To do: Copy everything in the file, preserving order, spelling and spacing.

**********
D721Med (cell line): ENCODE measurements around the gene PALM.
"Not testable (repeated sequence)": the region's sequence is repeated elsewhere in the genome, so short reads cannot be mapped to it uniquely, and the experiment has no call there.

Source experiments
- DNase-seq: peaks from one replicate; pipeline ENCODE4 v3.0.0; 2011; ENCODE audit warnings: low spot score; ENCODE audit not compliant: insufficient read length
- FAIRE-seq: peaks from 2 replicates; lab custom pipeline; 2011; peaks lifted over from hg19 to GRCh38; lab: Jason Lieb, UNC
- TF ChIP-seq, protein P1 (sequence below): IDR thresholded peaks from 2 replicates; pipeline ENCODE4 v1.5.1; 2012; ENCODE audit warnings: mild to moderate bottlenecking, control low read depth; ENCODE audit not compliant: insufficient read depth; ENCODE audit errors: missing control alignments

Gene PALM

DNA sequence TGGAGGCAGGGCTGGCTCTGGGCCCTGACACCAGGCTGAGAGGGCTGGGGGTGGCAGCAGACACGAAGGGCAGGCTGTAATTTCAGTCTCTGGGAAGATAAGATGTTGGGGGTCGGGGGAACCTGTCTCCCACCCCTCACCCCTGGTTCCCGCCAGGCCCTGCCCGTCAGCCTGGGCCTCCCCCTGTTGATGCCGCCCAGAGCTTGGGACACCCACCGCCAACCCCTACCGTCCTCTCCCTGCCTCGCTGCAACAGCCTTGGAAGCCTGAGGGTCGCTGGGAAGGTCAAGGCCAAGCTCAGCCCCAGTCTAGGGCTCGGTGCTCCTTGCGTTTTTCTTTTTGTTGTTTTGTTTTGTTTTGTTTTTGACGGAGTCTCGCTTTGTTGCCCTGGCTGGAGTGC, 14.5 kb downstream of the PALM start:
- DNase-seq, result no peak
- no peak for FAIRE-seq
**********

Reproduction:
D721Med (cell line): ENCODE measurements around the gene PALM.
"Not testable (repeated sequence)": the region's sequence is repeated elsewhere in the genome, so short reads cannot be mapped to it uniquely, and the experiment has no call there.

Source experiments
- DNase-seq: peaks from one replicate; pipeline ENCODE4 v3.0.0; 2011; ENCODE audit warnings: low spot score; ENCODE audit not compliant: insufficient read length
- FAIRE-seq: peaks from 2 replicates; lab custom pipeline; 2011; peaks lifted over from hg19 to GRCh38; lab: Jason Lieb, UNC
- TF ChIP-seq, protein P1 (sequence below): IDR thresholded peaks from 2 replicates; pipeline ENCODE4 v1.5.1; 2012; ENCODE audit warnings: mild to moderate bottlenecking, control low read depth; ENCODE audit not compliant: insufficient read depth; ENCODE audit errors: missing control alignments

Gene PALM

DNA sequence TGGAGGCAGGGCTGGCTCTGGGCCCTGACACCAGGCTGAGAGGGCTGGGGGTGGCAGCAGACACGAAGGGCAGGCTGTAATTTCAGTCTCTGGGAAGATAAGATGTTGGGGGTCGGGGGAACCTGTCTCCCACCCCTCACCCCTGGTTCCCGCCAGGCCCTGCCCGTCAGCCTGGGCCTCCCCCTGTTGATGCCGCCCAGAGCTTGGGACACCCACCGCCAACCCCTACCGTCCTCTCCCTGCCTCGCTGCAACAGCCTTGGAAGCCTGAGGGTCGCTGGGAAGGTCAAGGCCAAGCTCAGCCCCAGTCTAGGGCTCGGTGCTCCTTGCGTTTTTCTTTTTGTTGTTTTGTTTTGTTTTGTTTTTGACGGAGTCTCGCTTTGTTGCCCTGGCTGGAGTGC, 14.5 kb downstream of the PALM start:
- DNase-seq, result no peak
- no peak for FAIRE-seq